In at least 45 prosecutions dating to the 1970s, the lawsuit says, the district attorney’s office possessed evidence that could have helped the accused, but failed to disclose it. In nine of those cases, appeals courts overturned convictions after the evidence was uncovered.
The cases include that of John Thompson, who was awaiting execution when investigators found that prosecutors had withheld the results of a blood test. John Floyd spent 36 years in prison for the murder of a newspaper proofreader before it came to light that someone else’s fingerprints and DNA had been found at the scene. Reginald Adams spent 34 years in prison for the murder of a police officer’s wife, only to be freed after a police report implicating a different man was found buried in unrelated case files.
The Robert Jones lawsuit contends — and legal experts agree — that those 45 cases are likely a fraction of the actual number of instances in which favorable evidence was wrongly concealed. Most, they say, are simply never discovered.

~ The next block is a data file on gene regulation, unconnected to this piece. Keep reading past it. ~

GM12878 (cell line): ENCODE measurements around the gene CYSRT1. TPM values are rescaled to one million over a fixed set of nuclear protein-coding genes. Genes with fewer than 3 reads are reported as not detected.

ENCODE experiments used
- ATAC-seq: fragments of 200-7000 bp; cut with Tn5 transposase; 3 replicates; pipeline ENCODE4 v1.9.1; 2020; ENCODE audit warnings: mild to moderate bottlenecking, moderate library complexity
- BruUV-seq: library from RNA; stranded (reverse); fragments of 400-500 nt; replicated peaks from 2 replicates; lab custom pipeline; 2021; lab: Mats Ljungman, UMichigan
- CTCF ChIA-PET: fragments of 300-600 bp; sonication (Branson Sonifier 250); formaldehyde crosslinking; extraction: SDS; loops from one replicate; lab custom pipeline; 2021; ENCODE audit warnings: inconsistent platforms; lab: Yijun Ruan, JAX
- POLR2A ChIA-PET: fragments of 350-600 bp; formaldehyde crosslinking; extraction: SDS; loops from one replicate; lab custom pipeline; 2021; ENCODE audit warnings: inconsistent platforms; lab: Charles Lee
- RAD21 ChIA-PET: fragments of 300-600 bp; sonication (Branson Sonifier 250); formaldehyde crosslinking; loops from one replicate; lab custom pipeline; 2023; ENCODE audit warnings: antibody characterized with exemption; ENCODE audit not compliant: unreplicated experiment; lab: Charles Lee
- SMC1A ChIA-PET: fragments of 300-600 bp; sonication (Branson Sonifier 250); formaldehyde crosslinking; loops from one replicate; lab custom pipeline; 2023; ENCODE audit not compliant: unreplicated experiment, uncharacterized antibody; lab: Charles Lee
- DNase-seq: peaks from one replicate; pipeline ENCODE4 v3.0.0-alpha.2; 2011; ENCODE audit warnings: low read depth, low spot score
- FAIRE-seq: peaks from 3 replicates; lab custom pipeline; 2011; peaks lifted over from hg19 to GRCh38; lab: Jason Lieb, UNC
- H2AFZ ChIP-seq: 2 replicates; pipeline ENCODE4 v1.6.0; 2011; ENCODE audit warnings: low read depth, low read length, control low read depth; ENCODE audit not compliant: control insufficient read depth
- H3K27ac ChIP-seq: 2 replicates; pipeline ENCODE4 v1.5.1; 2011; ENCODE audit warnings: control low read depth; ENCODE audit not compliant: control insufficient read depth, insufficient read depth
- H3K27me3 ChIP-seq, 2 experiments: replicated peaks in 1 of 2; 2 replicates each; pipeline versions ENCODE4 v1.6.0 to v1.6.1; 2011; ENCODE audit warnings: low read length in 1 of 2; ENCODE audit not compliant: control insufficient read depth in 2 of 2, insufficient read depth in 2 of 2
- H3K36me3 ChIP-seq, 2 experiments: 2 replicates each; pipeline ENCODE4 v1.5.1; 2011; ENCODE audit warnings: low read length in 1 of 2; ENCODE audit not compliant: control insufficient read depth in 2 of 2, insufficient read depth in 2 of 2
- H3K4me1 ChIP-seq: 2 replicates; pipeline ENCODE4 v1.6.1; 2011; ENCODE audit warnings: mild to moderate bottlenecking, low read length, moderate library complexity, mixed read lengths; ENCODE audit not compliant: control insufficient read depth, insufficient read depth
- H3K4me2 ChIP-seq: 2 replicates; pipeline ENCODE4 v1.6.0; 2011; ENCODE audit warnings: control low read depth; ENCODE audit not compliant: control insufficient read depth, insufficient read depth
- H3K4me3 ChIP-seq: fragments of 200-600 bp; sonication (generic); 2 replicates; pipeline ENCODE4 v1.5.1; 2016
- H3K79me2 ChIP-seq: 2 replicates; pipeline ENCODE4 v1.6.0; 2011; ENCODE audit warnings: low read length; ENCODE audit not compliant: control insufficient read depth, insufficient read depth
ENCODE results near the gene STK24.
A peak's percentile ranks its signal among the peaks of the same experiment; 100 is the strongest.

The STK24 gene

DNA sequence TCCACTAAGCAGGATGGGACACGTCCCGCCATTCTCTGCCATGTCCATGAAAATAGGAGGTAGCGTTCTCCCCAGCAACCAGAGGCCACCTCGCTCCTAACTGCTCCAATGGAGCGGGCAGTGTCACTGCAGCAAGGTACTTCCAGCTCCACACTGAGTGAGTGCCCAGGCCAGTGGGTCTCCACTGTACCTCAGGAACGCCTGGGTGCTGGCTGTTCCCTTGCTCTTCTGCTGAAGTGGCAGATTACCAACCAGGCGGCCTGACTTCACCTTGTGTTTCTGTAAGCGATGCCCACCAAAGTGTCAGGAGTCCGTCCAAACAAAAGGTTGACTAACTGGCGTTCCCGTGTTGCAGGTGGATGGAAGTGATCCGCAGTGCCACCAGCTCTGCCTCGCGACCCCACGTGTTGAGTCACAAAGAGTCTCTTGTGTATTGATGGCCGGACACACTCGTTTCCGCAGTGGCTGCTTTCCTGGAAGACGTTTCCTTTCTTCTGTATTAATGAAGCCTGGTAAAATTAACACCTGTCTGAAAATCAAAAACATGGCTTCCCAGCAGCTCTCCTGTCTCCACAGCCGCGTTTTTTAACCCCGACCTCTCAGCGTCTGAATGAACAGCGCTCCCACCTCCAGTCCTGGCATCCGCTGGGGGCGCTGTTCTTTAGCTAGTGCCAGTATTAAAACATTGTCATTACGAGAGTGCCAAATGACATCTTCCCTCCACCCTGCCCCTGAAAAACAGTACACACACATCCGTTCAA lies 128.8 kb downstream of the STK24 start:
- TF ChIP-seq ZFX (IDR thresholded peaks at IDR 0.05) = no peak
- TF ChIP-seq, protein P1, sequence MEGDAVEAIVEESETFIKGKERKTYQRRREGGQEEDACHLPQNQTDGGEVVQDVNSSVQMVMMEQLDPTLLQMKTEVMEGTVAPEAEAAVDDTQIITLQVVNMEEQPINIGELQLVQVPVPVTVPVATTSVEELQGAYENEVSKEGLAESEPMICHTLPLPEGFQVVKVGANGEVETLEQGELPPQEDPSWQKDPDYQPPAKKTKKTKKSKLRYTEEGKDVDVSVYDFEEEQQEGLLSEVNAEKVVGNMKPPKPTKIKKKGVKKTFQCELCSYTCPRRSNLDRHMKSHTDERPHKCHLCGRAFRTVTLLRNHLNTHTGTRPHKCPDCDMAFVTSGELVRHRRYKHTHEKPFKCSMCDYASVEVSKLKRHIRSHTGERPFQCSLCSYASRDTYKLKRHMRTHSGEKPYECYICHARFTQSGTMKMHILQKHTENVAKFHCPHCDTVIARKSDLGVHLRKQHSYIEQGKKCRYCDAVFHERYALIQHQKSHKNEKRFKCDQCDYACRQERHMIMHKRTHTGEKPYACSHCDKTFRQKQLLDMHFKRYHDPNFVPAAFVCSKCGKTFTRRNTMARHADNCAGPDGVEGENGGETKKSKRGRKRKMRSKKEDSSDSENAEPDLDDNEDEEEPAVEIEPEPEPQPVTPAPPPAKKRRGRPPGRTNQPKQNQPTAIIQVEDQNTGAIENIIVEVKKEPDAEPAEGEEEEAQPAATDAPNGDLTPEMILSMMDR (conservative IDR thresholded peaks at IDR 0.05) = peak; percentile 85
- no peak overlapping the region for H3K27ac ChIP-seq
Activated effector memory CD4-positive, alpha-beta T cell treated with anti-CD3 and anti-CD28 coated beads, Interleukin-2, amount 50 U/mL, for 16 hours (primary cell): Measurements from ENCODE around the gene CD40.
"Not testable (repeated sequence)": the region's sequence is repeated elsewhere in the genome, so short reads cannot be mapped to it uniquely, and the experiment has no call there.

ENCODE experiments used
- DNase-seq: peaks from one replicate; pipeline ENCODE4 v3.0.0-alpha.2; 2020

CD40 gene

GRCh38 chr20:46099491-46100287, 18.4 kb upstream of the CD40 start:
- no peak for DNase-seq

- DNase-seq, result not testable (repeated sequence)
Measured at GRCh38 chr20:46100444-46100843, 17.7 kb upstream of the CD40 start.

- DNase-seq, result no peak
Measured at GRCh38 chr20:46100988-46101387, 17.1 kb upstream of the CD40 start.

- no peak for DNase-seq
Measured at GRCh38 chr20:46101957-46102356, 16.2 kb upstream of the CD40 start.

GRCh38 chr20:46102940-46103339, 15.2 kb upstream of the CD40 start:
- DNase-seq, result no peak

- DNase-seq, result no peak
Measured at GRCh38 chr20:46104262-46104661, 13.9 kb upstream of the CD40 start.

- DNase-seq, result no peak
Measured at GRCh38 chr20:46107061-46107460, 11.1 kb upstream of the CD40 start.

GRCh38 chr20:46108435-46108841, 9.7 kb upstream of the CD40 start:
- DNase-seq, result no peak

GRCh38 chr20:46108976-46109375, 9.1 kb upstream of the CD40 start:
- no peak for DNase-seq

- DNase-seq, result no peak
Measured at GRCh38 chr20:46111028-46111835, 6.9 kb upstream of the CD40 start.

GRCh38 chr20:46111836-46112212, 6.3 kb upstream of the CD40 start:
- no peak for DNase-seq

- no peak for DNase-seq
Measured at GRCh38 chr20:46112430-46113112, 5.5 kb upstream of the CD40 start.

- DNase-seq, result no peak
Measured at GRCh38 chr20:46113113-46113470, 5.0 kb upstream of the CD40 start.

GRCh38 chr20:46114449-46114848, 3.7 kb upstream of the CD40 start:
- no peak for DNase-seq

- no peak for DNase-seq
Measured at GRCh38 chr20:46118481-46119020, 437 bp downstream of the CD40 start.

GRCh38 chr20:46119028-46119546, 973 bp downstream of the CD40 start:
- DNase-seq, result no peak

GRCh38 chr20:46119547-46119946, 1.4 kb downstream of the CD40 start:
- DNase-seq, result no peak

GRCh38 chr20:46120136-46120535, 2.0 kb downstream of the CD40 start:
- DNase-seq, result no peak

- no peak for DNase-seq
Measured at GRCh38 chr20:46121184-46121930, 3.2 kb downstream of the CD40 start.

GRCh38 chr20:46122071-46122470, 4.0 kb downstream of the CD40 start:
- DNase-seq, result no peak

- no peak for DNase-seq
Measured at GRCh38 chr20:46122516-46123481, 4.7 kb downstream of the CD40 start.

Prosecutors are supposed to disclose any information they uncover that might help the defense. But enforcing that obligation — and punishing those who ignore it — has been no easy task. After Thompson was freed, he won a $14 million judgment, only to have the Supreme Court reverse the award in 2011, ruling that prosecutors can be held financially liable only if they are shown to have a pattern of unethical behavior. He received nothing.